[Todos CMAT] Vladimir Voevodsky, 1966-2017
roma
roma en fing.edu.uy
Jue Oct 5 18:01:50 -03 2017
OTRO GANADOR DE MEDALLA FIELDS QUE MUERE JOVEN.
Vladimir Voevodsky, 1966-2017
Vladimir Voevodsky, an exceptional mathematician with deep insight who
received the Fields Medal in 2002 for his development of a homotopy
theory for algebraic varieties and his formulation of motivic
cohomology, died September 30 at the age of 51. His work proved the
Milnor conjecture, which for decades had been the major unsolved
problem in algebraic K-theory. Voevodsky was a professor at the
Institute for Advanced Study. In 2009 he proved the Bloch-Kato
conjectures and more recently was working on homotopy type theory and
computer-assisted proof verification. Voevodsky grew up in the Soviet
Union and came to the U.S. to do graduate work at Harvard University,
receiving his PhD in 1992 under the direction of David Kazhdan. He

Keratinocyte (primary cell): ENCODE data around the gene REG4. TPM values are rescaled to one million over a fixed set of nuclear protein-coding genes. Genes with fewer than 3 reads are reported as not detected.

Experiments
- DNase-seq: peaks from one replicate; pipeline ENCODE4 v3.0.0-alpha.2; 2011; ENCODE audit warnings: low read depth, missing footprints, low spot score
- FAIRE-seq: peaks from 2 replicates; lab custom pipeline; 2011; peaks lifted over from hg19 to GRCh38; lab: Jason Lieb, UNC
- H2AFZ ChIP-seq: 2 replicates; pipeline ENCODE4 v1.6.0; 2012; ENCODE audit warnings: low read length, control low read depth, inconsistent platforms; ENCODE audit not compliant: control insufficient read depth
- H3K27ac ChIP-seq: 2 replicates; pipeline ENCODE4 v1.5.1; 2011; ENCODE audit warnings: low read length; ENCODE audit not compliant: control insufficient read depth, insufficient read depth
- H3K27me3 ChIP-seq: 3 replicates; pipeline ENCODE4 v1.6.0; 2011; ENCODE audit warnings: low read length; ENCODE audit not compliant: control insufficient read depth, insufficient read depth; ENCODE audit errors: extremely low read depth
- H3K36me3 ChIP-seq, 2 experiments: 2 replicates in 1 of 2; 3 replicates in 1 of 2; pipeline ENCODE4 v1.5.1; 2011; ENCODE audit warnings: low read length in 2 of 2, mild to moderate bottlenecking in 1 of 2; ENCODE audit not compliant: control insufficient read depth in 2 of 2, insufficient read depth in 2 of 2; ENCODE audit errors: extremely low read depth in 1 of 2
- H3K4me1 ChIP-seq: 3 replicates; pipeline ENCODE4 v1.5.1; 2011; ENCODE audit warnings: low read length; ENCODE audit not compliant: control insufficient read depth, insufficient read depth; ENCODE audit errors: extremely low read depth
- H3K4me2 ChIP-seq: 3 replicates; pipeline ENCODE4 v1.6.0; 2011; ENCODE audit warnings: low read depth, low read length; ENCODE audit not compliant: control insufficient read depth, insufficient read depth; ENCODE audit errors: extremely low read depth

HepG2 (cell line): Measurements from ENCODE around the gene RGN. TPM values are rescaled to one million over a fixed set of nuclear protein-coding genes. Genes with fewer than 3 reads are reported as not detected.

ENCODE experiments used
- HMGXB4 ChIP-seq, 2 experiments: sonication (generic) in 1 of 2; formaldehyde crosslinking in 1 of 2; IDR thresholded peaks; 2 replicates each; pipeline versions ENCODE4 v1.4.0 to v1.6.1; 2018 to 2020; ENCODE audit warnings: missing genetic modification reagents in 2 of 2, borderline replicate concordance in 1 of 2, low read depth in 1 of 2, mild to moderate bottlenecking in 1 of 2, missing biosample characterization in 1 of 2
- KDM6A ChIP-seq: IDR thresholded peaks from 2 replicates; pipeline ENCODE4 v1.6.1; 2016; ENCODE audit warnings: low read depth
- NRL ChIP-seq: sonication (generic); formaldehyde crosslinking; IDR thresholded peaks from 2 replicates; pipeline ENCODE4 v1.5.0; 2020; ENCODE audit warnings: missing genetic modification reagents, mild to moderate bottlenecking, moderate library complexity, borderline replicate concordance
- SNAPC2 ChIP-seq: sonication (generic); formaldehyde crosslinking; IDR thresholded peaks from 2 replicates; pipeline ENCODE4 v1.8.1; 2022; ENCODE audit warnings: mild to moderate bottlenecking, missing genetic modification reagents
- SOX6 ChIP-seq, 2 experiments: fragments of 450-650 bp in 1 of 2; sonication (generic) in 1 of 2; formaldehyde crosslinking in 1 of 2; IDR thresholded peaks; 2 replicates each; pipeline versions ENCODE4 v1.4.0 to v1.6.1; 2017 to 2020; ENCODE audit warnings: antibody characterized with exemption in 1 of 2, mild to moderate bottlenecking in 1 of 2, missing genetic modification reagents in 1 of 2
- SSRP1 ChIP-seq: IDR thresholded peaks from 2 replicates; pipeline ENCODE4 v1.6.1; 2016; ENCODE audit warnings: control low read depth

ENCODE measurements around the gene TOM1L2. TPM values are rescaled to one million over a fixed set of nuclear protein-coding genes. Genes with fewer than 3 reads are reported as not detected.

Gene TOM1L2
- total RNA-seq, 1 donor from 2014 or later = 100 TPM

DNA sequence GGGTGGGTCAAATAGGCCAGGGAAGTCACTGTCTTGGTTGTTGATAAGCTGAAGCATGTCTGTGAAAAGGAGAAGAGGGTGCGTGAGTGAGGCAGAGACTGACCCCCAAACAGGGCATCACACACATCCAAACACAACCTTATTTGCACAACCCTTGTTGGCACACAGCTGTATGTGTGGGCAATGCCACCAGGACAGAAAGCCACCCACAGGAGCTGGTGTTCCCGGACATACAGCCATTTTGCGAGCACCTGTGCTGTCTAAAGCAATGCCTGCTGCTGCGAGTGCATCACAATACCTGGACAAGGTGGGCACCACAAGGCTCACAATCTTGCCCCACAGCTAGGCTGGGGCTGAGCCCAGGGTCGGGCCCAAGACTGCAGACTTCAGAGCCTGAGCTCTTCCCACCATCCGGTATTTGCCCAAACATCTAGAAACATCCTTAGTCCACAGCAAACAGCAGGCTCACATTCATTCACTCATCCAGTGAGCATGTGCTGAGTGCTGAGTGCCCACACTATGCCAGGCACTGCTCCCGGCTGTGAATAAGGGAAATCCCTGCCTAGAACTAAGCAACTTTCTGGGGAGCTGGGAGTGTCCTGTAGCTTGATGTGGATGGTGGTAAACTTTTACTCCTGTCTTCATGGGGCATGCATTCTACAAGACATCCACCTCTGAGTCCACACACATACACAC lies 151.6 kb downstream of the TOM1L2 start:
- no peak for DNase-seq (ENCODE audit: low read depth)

held positions at the Institute for Advanced Study, Harvard, the Max
Planck Institute for Mathematics, and Northwestern University, before
becoming a professor at the Institute in 2002.
In his biography at the MacTutor History of Mathematics archive is
this passage from Voevodsky, which gives an overview of the work for
which he won the Fields Medal:
We start with geometry, the category of topological spaces. We invent
something about this geometrical world using our basically visual
intuition. The notion of pieces comes exclusively from visual
intuition. We somehow abstract it and re-write it in terms of category
theory which provides this connecting language. And then we apply in a
new situation, in this case in the situation of algebraic equations
which is purely algebraic. So what we get is some fantastic way to
translate geometric intuition into results about algebraic objects.
And that is from my point of view the main fun of doing mathematics.
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